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Will Ryan Newman be moving after deal with Richard Childress Racing ends?

Ryan Newman

NASCAR driver Ryan Newman waits in the garage area before practice for a Sprint Cup Series race in Richmond, Va.

(Brian Lawdermilk / Getty Images)

Ryan Newman has felt the friends-and-family squeeze before — at the end of the 2013 season, to be precise.

Kevin Harvick — best buds with Tony Stewart — was a Stewart-Haas Racing add-on for the 2014 season. Somebody needed to go. That would be Newman.

“There are a lot of things to be considered, but I was sincere when I said I want to be someplace where I’m wanted,” Newman said then before signing with Richard Childress Racing.

Will he be wanted at Childress when his contract expires at the end of this season?

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The answer is probably no, unless the team manages to bump its field from a three-driver operation to four. Ty Dillon, Richard Childress’ grandson, is a rising star in the sport. He is third in the Xfinity Series standings and is on target to move up to the top Sprint Cup level next season, joining his brother Austin Dillon and Paul Menard on the team.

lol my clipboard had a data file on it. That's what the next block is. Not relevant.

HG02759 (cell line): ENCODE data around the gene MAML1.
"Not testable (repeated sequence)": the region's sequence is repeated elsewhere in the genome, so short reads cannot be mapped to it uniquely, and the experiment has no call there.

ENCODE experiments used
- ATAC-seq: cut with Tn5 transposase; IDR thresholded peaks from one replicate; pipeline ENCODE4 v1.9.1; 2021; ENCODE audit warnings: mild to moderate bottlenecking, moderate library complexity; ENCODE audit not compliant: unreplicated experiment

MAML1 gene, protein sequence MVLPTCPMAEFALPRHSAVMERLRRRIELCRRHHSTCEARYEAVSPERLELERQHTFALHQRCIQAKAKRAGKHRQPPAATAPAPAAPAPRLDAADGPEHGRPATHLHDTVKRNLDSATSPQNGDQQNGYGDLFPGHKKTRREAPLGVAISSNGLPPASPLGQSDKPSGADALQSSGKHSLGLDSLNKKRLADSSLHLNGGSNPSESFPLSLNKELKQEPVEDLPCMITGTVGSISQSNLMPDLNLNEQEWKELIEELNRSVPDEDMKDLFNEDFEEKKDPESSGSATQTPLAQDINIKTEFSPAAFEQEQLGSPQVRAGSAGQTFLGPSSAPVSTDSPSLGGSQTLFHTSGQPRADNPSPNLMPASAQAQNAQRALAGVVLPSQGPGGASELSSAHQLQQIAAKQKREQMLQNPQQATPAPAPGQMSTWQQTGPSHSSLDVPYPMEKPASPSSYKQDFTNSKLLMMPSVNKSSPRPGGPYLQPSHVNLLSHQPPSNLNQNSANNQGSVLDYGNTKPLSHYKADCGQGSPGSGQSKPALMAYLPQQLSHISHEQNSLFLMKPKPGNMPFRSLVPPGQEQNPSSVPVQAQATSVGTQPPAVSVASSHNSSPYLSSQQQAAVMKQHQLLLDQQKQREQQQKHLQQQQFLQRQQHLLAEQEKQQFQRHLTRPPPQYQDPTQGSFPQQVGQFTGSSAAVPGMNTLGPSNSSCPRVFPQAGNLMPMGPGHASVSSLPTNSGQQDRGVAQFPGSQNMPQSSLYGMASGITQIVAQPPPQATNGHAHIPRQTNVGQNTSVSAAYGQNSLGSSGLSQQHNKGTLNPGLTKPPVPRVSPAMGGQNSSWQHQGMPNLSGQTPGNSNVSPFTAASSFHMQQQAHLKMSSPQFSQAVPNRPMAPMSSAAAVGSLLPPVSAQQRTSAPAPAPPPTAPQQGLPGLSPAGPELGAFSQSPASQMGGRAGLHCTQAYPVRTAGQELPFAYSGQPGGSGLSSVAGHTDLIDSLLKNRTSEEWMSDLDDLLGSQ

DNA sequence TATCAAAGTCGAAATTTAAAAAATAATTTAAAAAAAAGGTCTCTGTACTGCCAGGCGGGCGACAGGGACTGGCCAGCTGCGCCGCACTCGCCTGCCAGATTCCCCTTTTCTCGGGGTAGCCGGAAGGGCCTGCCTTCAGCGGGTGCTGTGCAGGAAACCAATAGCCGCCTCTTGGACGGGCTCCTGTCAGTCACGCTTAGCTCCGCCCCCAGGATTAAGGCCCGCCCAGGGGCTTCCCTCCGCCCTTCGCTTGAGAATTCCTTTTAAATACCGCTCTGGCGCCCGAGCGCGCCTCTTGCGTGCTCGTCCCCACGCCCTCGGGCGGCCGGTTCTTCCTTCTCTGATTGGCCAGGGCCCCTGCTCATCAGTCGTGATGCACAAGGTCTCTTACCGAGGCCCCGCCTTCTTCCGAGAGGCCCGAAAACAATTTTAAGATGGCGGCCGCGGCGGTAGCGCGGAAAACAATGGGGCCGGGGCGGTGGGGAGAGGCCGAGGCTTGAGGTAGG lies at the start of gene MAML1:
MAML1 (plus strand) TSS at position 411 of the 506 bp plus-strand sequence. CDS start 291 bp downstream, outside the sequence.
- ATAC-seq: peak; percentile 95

Somebody would need to go. That would likely be Newman.

“We’re not looking at anything right now,” Childress told NBCSports.com. “We’ve got to focus and focus hard on trying to go out and win races. That’s our No. 1 focus right now.”

Newman always has been a solid guy on the circuit, finishing as high as second in 2014. That caused quite the ruckus in NASCAR Nation, because he failed to win a race the entire season.

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“I always use this old saying that Dale Earnhardt gave us: ‘It’s not always the fastest car that wins. It’s who wants it the worst,’” Childress said at the time. “And I think Ryan wants that championship the worst.”

Perhaps, but he still shows no signs of championship pedigree. He is 18th in points this season, a few notches below the Chase postseason cutoff line of 16.

But he hasn’t won a race in three seasons and, in a personality-driven sport in which performance is only part of the buzz, Newman rarely moves the needle. He is a good, dependable driver who won’t embarrass the brand. Will that be enough?